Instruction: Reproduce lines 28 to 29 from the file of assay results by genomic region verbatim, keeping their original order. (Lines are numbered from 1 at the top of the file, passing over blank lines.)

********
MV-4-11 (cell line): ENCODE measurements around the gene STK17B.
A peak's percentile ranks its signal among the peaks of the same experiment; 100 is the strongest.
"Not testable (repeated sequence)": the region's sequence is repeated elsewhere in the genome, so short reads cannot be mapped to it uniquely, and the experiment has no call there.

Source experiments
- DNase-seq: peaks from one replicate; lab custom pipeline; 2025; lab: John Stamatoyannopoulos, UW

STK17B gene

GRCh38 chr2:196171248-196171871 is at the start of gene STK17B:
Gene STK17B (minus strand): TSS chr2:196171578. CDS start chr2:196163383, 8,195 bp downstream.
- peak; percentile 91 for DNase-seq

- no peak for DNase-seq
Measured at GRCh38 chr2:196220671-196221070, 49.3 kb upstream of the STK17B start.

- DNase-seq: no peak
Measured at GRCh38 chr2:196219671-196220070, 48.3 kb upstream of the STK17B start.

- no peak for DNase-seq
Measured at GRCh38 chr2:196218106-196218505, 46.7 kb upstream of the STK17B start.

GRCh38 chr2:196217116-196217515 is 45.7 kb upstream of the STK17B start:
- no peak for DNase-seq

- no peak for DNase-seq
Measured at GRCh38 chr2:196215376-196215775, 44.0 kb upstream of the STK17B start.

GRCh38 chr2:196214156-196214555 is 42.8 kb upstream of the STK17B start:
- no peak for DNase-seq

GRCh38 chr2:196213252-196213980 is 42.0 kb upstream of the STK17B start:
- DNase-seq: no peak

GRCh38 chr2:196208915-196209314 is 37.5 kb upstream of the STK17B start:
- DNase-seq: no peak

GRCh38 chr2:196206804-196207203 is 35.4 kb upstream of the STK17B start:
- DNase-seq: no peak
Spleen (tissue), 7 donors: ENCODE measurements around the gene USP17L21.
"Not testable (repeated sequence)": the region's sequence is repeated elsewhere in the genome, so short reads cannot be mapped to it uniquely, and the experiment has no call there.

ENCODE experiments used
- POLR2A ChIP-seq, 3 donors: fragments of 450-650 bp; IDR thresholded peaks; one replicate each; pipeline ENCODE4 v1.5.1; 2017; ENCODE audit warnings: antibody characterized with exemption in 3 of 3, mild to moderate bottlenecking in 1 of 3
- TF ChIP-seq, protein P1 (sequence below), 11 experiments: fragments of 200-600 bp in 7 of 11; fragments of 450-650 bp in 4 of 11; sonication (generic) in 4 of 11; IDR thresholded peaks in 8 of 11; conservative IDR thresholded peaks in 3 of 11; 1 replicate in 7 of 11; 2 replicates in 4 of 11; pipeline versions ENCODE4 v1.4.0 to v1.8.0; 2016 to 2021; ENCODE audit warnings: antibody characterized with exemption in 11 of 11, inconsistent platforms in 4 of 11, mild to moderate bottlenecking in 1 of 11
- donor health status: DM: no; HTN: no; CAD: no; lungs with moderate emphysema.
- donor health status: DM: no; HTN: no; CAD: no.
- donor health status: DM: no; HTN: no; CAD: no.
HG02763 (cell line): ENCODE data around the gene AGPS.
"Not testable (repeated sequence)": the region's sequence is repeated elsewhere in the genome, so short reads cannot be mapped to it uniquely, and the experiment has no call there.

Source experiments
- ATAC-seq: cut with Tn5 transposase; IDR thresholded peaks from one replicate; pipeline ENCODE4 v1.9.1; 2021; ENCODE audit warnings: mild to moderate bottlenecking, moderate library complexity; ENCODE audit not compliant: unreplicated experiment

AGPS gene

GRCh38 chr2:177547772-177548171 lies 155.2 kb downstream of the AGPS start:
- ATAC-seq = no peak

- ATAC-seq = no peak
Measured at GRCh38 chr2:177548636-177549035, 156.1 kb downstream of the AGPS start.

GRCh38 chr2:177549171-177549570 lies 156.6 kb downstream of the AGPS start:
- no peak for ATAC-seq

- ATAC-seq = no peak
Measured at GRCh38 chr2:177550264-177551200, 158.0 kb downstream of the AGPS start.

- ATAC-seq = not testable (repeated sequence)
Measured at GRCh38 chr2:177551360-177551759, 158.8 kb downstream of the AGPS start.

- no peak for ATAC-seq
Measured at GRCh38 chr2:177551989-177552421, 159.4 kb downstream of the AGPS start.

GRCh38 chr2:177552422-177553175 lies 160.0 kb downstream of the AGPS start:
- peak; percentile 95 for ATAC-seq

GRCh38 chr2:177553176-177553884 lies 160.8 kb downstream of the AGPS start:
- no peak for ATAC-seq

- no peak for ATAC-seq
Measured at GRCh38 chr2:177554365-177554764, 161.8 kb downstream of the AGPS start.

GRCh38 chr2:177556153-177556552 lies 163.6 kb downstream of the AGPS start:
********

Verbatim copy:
Spleen (tissue), 7 donors: ENCODE measurements around the gene USP17L21.
"Not testable (repeated sequence)": the region's sequence is repeated elsewhere in the genome, so short reads cannot be mapped to it uniquely, and the experiment has no call there.